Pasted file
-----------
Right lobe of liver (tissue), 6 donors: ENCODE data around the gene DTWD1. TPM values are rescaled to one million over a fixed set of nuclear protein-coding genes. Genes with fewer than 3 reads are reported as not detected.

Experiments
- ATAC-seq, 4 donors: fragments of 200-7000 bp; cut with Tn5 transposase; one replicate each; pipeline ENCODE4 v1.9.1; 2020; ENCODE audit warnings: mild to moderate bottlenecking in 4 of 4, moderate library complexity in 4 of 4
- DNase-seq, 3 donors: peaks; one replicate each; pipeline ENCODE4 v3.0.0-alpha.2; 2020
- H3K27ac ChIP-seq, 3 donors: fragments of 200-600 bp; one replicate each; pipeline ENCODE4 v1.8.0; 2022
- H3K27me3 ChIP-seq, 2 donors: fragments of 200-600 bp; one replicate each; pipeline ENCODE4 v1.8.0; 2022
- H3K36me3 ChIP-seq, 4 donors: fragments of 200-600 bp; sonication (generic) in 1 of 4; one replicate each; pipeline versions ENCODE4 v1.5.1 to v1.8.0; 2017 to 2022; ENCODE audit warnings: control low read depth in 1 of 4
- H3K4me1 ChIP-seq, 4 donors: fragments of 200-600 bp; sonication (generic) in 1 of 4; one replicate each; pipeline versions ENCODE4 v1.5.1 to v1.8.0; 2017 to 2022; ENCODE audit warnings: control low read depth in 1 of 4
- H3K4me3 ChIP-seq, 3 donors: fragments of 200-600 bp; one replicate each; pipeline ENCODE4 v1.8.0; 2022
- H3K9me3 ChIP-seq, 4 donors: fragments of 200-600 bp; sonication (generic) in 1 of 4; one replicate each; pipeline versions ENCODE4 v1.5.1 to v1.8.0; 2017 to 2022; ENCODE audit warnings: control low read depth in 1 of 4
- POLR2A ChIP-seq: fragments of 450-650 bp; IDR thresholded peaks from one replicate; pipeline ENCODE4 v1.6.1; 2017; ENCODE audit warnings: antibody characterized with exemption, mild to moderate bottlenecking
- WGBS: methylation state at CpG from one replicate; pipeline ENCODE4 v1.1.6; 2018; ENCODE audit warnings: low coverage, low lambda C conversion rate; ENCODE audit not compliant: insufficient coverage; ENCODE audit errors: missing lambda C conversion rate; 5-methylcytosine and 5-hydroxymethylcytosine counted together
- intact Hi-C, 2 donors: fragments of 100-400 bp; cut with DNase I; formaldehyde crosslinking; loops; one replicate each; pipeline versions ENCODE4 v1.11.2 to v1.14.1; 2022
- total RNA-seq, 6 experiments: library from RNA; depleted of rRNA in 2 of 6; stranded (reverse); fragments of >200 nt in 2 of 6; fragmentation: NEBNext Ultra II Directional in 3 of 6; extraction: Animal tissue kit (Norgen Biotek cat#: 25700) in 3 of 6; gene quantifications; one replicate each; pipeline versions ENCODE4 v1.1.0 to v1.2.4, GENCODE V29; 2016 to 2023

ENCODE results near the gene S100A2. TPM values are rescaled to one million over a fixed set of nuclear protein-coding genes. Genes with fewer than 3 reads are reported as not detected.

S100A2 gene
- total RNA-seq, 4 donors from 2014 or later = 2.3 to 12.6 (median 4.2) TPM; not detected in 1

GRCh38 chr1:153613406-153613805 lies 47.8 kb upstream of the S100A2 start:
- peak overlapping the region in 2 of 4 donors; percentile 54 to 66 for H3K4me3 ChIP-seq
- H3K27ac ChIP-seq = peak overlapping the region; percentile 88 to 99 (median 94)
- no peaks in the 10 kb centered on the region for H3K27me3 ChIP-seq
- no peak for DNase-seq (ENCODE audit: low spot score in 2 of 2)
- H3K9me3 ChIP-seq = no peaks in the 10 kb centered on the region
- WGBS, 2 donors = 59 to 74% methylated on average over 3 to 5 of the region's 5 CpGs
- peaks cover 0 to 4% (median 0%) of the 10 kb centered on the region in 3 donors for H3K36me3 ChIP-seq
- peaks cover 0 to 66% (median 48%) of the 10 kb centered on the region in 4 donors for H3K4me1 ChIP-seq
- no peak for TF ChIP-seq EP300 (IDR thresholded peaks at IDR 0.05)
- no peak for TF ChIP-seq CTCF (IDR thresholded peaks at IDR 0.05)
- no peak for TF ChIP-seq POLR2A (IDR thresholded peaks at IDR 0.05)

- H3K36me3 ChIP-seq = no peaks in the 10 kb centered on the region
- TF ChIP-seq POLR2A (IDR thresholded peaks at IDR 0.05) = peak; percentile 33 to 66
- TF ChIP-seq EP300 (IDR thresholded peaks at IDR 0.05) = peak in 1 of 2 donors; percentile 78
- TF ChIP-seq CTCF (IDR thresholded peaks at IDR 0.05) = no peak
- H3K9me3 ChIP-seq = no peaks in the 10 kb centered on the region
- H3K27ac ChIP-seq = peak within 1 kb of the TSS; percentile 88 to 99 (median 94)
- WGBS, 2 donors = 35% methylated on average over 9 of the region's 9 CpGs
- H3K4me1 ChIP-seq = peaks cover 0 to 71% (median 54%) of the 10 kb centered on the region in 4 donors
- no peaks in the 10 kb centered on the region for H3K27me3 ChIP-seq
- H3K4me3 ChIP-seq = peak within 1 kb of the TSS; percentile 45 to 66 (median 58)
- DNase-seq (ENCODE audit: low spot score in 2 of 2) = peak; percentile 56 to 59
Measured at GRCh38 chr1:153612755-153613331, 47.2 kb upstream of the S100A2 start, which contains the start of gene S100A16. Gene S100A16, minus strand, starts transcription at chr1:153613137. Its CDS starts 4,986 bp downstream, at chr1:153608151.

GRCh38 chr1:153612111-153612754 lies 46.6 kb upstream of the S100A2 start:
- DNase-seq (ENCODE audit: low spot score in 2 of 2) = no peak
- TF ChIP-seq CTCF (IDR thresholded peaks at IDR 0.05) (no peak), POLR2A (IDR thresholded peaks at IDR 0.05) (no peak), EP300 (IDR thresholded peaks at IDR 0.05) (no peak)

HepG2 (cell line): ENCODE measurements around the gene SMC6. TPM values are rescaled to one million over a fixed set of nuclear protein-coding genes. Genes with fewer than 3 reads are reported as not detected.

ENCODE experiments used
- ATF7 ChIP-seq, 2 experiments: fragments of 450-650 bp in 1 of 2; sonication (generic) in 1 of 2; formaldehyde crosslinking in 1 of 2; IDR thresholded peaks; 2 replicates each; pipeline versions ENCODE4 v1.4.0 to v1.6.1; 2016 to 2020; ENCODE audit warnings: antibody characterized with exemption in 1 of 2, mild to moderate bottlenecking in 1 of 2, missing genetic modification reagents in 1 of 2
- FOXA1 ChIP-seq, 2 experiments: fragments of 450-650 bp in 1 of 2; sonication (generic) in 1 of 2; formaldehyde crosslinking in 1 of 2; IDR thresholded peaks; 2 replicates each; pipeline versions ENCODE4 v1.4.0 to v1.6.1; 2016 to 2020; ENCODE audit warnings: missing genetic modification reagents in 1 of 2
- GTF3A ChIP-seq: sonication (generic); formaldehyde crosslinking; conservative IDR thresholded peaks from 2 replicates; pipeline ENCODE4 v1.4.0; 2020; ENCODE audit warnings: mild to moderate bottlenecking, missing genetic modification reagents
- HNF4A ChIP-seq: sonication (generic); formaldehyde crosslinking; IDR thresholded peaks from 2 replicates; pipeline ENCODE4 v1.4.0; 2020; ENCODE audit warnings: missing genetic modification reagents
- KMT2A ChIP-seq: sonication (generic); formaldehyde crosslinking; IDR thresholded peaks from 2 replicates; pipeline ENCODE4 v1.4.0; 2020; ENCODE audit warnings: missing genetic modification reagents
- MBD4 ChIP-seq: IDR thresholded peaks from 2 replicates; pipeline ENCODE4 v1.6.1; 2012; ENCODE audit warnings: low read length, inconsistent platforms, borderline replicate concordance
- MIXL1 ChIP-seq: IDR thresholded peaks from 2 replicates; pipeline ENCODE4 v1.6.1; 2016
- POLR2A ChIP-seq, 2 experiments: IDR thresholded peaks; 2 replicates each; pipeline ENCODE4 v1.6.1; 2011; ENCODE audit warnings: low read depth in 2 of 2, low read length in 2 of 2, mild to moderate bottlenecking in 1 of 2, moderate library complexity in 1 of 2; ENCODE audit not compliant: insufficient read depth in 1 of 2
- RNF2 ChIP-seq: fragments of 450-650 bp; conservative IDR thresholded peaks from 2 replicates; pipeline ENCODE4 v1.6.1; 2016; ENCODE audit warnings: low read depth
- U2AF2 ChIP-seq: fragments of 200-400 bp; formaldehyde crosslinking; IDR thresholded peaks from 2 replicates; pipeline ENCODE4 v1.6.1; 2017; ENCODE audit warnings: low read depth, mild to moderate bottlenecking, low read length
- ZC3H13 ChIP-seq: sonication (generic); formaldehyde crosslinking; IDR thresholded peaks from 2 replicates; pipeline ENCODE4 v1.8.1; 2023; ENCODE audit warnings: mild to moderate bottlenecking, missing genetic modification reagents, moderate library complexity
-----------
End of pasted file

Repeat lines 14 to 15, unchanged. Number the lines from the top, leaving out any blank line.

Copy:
- total RNA-seq, 6 experiments: library from RNA; depleted of rRNA in 2 of 6; stranded (reverse); fragments of >200 nt in 2 of 6; fragmentation: NEBNext Ultra II Directional in 3 of 6; extraction: Animal tissue kit (Norgen Biotek cat#: 25700) in 3 of 6; gene quantifications; one replicate each; pipeline versions ENCODE4 v1.1.0 to v1.2.4, GENCODE V29; 2016 to 2023

ENCODE results near the gene S100A2. TPM values are rescaled to one million over a fixed set of nuclear protein-coding genes. Genes with fewer than 3 reads are reported as not detected.